I bet that you own at least one loyalty or ‘reward’ card. They sound like a great idea – You get money and points for just doing your normal grocery shop! Well, if you think you’re getting something for nothing, then you’re wrong…The barcode bleep is like the soundtrack to modern society. And in the 21st Century, we must shop to survive. But when you use a loyalty card, every bleep sets off an invisible chain of electronic events: In the UK, purchases are instantly fed into a huge computer database for detailed analysis. But why, and for what purpose? Today’s blog explores the murky world of the supermarket loyalty card…
Loyalty Cards for Casinos
Meet Mike: He’s a regular guy who works an honest living. He gets paid every week and each Friday he likes to treat himself on a bit of slot machine gaming. Mike likes to play on ‘Pots of Gold’ and ‘Lucky Sevens’. Sometimes he goes home with winnings, but most of the time he loses. He doesn’t mind too much though; to him it’s just a bit of fun and he always sets himself a limit of £20.
A new casino came to town a few weeks ago and Mike started going. They gave him a free ‘Rewards’ loyalty card, when he joined up. One Friday, Mike is playing and things aren’t going his way. After about 20 minutes he’s on a losing streak and is about to throw in the towel. But just before he puts in his last coin, an attendant comes up to him;
“Congratulations sir! You’ve been selected as one of our loyal customers to receive a complementary £10 on your Rewards card!”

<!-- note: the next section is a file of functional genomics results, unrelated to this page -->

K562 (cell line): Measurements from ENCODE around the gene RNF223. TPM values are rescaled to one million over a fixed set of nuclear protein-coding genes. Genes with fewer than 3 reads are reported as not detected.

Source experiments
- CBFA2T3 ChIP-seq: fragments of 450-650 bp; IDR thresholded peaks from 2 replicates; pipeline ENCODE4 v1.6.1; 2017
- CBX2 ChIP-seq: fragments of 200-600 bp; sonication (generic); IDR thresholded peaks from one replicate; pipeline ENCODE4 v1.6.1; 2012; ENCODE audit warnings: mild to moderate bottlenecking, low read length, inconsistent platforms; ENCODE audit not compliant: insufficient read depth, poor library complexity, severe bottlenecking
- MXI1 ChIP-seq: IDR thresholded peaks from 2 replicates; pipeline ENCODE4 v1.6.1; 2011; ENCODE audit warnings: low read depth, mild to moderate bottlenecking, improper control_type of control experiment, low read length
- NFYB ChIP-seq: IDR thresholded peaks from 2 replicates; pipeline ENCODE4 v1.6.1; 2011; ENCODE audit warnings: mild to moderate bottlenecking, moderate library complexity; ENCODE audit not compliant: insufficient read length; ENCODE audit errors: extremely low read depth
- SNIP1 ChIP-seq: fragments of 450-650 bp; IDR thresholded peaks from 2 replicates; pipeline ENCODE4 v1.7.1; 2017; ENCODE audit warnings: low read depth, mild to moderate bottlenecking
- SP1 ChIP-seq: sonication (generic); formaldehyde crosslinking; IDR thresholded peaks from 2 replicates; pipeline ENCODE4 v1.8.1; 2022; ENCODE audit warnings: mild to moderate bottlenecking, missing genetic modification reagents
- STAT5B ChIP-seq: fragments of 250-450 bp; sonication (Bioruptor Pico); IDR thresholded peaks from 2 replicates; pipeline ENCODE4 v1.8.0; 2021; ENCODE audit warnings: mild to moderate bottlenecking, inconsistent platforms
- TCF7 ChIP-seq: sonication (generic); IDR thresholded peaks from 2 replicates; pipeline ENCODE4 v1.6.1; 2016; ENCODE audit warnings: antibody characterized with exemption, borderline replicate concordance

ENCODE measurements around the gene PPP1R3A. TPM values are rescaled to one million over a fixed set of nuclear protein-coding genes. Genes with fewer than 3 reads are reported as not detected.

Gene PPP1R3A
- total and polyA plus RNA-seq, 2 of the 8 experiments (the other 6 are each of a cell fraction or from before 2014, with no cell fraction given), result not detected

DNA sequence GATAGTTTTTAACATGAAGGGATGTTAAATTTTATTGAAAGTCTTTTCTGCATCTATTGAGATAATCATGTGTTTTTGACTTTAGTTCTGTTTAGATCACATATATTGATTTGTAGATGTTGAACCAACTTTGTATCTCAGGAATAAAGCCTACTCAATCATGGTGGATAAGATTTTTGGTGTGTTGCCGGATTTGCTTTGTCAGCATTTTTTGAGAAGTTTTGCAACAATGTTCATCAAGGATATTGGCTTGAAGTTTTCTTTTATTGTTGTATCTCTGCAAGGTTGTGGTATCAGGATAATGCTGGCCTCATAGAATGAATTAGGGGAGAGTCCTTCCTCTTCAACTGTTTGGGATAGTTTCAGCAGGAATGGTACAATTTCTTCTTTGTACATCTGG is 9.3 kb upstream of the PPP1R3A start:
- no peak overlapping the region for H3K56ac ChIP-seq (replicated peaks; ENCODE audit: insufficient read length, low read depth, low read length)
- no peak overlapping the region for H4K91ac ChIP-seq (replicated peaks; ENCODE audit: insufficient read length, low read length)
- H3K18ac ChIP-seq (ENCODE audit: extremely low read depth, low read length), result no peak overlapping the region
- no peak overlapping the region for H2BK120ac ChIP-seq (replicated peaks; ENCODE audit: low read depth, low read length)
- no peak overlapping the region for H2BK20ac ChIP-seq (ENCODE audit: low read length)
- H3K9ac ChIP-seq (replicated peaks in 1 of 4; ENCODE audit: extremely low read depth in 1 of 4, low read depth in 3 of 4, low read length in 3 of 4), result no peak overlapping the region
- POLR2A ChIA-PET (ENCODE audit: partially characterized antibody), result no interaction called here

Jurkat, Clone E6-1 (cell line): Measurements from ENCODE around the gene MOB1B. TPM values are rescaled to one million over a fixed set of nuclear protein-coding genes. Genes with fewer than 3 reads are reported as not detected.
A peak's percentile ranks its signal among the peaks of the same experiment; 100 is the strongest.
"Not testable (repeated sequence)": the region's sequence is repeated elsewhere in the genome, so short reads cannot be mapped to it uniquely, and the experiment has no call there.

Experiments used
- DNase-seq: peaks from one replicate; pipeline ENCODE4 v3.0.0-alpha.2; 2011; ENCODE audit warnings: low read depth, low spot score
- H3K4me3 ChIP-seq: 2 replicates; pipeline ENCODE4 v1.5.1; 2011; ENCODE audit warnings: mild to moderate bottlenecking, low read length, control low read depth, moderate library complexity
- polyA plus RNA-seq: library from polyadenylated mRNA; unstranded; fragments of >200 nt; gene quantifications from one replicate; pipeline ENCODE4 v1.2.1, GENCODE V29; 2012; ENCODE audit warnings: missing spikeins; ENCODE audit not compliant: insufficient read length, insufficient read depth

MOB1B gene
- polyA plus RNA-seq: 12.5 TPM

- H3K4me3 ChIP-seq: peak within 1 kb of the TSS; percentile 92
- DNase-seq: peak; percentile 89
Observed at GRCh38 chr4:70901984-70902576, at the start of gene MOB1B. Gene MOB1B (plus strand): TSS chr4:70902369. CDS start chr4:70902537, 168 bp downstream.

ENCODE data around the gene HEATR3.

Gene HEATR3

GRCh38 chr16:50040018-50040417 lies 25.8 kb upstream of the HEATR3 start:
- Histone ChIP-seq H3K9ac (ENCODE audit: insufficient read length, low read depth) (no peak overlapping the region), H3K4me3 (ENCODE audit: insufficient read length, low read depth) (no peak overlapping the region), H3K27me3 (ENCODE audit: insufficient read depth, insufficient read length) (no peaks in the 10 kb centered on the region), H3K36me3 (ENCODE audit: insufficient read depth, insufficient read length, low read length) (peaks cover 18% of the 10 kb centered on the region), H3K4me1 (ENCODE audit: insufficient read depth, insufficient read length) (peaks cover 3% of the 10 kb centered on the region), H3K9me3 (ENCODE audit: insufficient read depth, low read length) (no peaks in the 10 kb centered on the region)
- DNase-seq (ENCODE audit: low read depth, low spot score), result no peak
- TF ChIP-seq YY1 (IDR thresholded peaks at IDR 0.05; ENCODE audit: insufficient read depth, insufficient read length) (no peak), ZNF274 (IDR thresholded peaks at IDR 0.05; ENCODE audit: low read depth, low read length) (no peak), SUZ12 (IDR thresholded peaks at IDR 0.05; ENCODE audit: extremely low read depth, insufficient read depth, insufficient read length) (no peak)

‘What great luck!‘ Mike’s feeling pretty chuffed about himself. Buoyed up by this ‘big win’, he keeps on betting. But an hour later, Mike realises that he’s lost over £50 – more than he ever would have spent. Mike wonders, ‘How did that happen?
The Technology behind Loyalty Cards
Unbeknownst to our friend Mike, every time he used his loyalty card a profile of his playing behaviour was being recorded by the casino’s computer system. Sophisticated software designed to learn his playing patterns had ‘flagged’ him to the attendants because it had identified he would rarely spend more than £20. Following the computer’s advice, the attendants swooped in, giving him a ‘reward’ to discourage him from leaving. They used a well recognised psychological trick to make people forget about their losses.
The ‘Norm of reciprocity’ is what psychologists call the feeling you get when someone gives us something: We somehow feel obliged to ‘return the favour’ and give something back. By exploiting such psychological weakness inherent in all of us, companies that use loyalty cards can get to know when we are at our weakest!
This above example is based on Harrah’s casino; a company that now use complex computer algorithms that log and learn the behaviour of their ‘Total Rewards’ card holders.
Is it clever? Most certainly
Is it immoral? Possibly, but Mike wasn’t forced to use a loyalty card…
But isn’t there is something very creepy about computers learning our behaviour? Marketing companies call it ‘targeted marketting’, but I’m not a fan; it’s not just gambling-types that are manipulated by such systems. All major supermarkets and shops that give out loyalty cards use similar tricks.